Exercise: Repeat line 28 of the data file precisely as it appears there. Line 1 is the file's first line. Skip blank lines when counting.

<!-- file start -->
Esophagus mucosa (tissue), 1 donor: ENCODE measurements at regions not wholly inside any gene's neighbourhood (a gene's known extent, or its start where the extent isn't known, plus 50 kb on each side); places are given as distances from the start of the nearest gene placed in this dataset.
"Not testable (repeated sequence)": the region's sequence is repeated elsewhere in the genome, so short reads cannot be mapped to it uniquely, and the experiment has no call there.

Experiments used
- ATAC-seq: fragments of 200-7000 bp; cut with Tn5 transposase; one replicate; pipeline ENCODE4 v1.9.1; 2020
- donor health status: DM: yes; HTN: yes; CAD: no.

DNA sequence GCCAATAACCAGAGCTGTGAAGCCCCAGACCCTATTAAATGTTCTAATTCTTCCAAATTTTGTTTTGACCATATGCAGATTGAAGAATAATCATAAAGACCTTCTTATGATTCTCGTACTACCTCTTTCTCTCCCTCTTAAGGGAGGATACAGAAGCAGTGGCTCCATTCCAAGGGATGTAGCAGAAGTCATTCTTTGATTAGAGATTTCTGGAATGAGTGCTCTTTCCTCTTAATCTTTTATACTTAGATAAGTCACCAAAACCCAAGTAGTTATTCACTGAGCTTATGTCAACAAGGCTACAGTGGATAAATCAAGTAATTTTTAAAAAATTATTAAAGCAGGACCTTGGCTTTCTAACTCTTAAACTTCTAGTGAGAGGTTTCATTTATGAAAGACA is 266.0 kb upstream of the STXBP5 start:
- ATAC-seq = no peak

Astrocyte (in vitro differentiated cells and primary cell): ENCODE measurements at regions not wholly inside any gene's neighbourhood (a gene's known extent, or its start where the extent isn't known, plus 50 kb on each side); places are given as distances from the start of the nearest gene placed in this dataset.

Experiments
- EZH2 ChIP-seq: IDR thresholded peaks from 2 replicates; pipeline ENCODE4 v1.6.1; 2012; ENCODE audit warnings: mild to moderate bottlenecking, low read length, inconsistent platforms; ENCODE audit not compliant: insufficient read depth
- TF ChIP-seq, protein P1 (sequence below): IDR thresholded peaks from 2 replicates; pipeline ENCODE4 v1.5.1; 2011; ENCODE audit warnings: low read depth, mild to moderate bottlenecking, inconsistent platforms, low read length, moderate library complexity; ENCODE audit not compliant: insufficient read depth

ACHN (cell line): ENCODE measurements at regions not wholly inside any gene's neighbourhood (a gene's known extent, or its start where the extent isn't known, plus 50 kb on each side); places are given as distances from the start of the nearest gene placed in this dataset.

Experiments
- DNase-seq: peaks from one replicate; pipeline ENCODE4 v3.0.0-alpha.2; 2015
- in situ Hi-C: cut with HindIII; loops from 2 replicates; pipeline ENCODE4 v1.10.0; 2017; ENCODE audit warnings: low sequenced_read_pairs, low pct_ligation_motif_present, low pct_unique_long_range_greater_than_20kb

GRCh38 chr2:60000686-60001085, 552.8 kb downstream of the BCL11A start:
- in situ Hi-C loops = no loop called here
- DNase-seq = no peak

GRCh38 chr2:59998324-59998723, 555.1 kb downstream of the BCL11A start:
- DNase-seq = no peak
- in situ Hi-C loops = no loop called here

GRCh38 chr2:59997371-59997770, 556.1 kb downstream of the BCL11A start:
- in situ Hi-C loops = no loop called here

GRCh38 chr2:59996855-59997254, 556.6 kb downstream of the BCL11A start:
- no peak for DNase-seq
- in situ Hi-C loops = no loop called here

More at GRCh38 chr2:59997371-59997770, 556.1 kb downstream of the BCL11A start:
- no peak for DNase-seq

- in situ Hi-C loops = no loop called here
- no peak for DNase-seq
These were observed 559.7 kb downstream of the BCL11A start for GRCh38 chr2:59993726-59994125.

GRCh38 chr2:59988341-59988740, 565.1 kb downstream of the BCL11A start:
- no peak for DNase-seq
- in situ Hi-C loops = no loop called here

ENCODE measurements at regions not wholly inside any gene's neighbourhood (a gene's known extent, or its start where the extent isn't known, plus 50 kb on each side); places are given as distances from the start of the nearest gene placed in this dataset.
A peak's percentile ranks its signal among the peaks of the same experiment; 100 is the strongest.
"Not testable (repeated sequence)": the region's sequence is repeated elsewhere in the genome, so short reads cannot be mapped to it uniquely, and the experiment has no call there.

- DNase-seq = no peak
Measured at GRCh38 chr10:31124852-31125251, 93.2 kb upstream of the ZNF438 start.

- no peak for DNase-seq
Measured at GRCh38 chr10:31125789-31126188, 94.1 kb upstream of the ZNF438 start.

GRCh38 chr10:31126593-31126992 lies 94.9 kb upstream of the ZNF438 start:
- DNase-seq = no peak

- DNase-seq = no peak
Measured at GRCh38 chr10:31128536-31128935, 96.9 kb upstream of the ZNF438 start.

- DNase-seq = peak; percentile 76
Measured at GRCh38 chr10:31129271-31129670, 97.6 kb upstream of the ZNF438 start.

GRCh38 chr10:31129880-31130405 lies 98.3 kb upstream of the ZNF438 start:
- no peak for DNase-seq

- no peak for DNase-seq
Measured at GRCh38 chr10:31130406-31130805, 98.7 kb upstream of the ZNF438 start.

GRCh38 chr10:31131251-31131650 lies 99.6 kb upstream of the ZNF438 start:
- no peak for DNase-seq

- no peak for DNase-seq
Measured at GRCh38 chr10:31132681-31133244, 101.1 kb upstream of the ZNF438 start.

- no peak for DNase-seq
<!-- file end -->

- no peak for DNase-seq